The Forest Service continues to incorrectly assert that the 2005 MVUM is not in compliance with the 2005 Travel Rule and that the 2005 Travel Rule directed the Forest Service to eliminate all cross country motorized travel. TMP DEIS at 48. See also Rico-West Dolores 2009 Environmental Assessment (2009 EA) at 19 (The No Action Alternative, based on the 2005 MVUM, “would continue to allow summer motorized cross-country travel across broad expanses of the analysis area
. . . it clearly would not comply with the purpose and needs of this analysis nor with the intent of the Travel Rule under 36 CFR 212.”); Rico-West Dolores 2009 Decision Notice and Finding of No Significant Impact (2009 DN/FONSI) at 16 (The 2005 Travel Rule “generally prohibits motorized vehicles off designated routes and eliminates cross-country travel.”). However, the 2005 MVUM does comply with the 2005 Travel Rule regarding cross-country travel.
The 2005 Travel Rule was a mandate to designate roads, trails, and areas as open to motorized use, which the San Juan National Forest has been doing from 1971 to 2005. The term “areas” is defined as “[a] discrete, specifically delineated space that is smaller, and in most cases much smaller, than a Ranger District.” 36 C.F.R. §212.1. This definition expressly implies the availability of cross-country travel in designated portions of the National Forests, which is exactly what the 2005 MVUM map does by designating certain areas (labeled “F”) as open to cross-country travel. The 2005 Travel Rule does not prohibit all cross-country travel, but rather eliminates it for those areas outside of the designated roads, trails, and areas. See U.S. Forest Service News Release, USDA Forest Service Releases Final Rule For Motorized Recreation In National Forests & Grasslands (Nov. 2, 2005), available at http://www.fs.fed.us/news/releases/usda-forest-service- releases-final-rule-motorized-recreation-national-forests.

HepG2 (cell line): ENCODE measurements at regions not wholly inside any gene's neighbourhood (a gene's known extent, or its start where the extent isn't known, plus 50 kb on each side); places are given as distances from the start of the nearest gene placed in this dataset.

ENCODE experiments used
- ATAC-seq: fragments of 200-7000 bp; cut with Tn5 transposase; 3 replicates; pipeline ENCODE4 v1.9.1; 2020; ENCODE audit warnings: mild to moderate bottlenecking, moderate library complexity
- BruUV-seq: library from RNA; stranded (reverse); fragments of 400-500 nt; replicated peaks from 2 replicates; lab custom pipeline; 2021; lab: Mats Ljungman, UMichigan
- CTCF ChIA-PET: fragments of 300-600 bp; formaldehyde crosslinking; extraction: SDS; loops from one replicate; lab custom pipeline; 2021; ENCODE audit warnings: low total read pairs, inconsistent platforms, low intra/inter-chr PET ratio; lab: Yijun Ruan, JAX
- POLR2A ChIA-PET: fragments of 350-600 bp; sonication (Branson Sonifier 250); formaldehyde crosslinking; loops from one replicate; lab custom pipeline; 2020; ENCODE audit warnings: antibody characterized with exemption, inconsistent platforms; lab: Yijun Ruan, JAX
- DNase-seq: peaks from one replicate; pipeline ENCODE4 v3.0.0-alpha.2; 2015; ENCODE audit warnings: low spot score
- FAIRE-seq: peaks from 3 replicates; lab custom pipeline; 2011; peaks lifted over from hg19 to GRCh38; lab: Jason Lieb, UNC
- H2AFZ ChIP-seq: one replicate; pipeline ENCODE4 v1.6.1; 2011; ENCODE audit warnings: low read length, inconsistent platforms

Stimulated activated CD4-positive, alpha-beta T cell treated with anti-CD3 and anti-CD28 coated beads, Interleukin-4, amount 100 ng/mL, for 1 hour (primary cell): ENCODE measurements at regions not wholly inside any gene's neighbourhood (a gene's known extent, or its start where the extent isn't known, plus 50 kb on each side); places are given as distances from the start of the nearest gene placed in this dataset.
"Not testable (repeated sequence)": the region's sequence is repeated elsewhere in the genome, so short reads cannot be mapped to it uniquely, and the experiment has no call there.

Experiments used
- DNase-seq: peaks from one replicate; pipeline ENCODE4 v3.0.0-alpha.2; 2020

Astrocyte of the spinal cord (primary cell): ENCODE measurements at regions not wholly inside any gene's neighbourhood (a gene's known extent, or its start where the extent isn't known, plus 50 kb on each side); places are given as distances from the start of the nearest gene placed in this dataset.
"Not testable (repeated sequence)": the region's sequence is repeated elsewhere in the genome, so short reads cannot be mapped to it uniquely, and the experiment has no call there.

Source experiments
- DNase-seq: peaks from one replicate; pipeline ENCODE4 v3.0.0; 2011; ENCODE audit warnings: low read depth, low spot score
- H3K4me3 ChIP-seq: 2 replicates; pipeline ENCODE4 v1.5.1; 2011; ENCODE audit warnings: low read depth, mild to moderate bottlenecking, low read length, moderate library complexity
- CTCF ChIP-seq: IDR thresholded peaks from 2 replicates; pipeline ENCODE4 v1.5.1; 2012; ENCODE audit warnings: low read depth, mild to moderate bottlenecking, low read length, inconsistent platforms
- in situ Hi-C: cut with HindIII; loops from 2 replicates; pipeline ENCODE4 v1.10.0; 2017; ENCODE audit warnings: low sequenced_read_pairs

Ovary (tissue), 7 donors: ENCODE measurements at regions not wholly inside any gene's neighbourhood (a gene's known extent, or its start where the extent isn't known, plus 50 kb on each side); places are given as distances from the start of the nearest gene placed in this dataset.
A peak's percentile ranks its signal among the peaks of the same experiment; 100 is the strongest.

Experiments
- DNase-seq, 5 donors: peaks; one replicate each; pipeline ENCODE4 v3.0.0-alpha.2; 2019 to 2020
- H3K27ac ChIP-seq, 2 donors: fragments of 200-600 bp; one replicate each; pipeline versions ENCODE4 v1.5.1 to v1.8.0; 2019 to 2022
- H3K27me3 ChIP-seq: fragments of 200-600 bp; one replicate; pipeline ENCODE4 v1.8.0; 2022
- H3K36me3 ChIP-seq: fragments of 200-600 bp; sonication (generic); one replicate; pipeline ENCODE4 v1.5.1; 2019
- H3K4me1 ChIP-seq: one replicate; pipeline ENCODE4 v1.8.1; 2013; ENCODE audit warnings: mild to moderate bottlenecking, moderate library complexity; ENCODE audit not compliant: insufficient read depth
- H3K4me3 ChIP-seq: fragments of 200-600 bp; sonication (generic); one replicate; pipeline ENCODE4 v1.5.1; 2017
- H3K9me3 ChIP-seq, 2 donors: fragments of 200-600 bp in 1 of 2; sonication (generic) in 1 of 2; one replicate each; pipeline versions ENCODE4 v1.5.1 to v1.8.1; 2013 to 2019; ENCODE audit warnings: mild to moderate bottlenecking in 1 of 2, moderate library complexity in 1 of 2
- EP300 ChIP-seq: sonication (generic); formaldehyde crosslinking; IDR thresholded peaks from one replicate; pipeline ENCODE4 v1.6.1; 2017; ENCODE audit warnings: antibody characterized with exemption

Under the 2005 Travel Rule, the Forest Service could also issue temporary and emergency closures based on a determination of considerable adverse effects.² 70 Fed. Reg. at 68270; 36 C.F.R.
§261.50. On June 16, 2010, the Forest Supervisor for the San Juan National Forest issued a temporary order prohibiting the use of motorized vehicles off of National Forest System roads. Order No. SJ-2010-08. However, this temporary order expired on December 31, 2015. Id. This order never rescinded the 2005 MVUM, nor could it, because temporary orders are not adopted in conformance with the planning process as required under the 2005 Travel Rule. Therefore, the 2005 MVUM still controls motor vehicle use within the Rico-West Dolores area and should be designated as the No Action Alternative in the current DEIS. By failing to use the accurate no action baseline, the DEIS fails to fully disclose and analyze the impacts on recreation and access. This is an unresolved conflict not addressed by any of the alternatives considered in the DEIS.
B. Land Use Plan Amendments Do Not Rescind the 2005 MVUM
The Forest Service also amended the San Juan National Forest LRMP in 2013. In the amendment, the Forest Service identified areas as unsuitable, suitable, or suitable opportunity for overground motorized travel. Final San Juan National Forest LRMP at 98, 106; San Juan National Forest Record of Decision (ROD) at 12. The LRMP recognized that a number of the areas within the San Juan National Forest had not undergone site-specific travel management planning and for these landscapes, the “travel suitability as depicted on Figure 2.13.1 primarily reflects current management.” Final San Juan National Forest LRMP at 98; see San Juan National Forest ROD at 12-13. For the Rico-West Dolores area, travel management planning had occurred in 2009 but was reversed by the Regional Forester, so the current management or No Action Alternative must still be the 2005 MVUM.